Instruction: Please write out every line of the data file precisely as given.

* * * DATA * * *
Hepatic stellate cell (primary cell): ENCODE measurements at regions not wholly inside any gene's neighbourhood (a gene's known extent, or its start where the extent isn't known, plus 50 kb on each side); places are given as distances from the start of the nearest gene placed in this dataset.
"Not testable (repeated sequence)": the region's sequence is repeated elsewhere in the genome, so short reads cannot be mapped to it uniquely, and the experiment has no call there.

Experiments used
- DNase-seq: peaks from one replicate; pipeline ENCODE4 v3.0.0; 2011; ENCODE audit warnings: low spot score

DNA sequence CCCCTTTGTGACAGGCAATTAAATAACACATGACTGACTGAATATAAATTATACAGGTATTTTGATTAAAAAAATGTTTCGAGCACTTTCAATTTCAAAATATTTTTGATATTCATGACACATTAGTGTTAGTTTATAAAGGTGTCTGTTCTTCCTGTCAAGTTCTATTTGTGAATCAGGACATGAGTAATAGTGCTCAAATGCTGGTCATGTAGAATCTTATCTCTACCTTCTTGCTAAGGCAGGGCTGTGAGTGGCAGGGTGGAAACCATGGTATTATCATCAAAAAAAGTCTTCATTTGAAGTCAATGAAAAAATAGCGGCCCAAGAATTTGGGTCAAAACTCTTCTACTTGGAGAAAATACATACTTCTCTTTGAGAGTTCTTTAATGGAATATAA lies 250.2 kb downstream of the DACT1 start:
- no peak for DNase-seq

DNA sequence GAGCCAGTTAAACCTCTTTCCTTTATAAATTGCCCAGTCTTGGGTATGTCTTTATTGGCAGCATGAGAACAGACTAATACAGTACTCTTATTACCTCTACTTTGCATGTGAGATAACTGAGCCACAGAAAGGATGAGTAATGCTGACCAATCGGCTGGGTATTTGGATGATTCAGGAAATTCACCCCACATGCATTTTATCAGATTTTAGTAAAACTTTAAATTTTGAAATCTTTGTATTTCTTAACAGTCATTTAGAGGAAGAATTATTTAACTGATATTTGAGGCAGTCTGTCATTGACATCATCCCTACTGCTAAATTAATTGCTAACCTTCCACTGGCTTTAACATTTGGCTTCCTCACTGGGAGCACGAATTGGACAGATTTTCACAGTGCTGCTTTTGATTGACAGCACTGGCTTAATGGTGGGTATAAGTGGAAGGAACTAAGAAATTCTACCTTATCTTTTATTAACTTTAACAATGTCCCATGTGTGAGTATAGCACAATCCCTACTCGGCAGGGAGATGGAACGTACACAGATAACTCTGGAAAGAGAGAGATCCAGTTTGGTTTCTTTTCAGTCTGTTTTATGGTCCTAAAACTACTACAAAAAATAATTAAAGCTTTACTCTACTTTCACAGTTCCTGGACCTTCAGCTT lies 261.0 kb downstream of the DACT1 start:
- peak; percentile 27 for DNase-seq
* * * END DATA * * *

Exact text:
Hepatic stellate cell (primary cell): ENCODE measurements at regions not wholly inside any gene's neighbourhood (a gene's known extent, or its start where the extent isn't known, plus 50 kb on each side); places are given as distances from the start of the nearest gene placed in this dataset.
"Not testable (repeated sequence)": the region's sequence is repeated elsewhere in the genome, so short reads cannot be mapped to it uniquely, and the experiment has no call there.

Experiments used
- DNase-seq: peaks from one replicate; pipeline ENCODE4 v3.0.0; 2011; ENCODE audit warnings: low spot score

DNA sequence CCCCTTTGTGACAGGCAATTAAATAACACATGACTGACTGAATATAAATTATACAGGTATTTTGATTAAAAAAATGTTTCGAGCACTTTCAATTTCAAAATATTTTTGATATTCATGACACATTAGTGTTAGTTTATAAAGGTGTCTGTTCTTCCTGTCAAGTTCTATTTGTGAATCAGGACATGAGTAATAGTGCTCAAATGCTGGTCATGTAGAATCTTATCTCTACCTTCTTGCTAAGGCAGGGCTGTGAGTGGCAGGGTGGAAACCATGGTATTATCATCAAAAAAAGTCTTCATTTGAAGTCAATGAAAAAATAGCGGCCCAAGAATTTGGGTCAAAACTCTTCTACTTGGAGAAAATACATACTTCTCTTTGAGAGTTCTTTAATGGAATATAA lies 250.2 kb downstream of the DACT1 start:
- no peak for DNase-seq

DNA sequence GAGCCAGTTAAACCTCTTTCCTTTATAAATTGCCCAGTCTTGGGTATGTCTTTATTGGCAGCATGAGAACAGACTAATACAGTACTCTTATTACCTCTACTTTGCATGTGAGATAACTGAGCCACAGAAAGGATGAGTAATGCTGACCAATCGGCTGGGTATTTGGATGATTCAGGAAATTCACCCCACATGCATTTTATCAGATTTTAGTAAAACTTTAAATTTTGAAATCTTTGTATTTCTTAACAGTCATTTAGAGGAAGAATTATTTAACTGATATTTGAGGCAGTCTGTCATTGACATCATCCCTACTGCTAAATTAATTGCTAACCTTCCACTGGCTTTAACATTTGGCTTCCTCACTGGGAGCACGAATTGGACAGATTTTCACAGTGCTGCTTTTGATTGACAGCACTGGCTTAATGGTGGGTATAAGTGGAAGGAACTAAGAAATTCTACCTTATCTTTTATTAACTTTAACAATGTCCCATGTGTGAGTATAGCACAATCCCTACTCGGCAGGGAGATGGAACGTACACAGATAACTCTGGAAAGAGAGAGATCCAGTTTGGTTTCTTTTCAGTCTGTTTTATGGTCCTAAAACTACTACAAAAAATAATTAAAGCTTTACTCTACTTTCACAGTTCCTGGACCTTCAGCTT lies 261.0 kb downstream of the DACT1 start:
- peak; percentile 27 for DNase-seq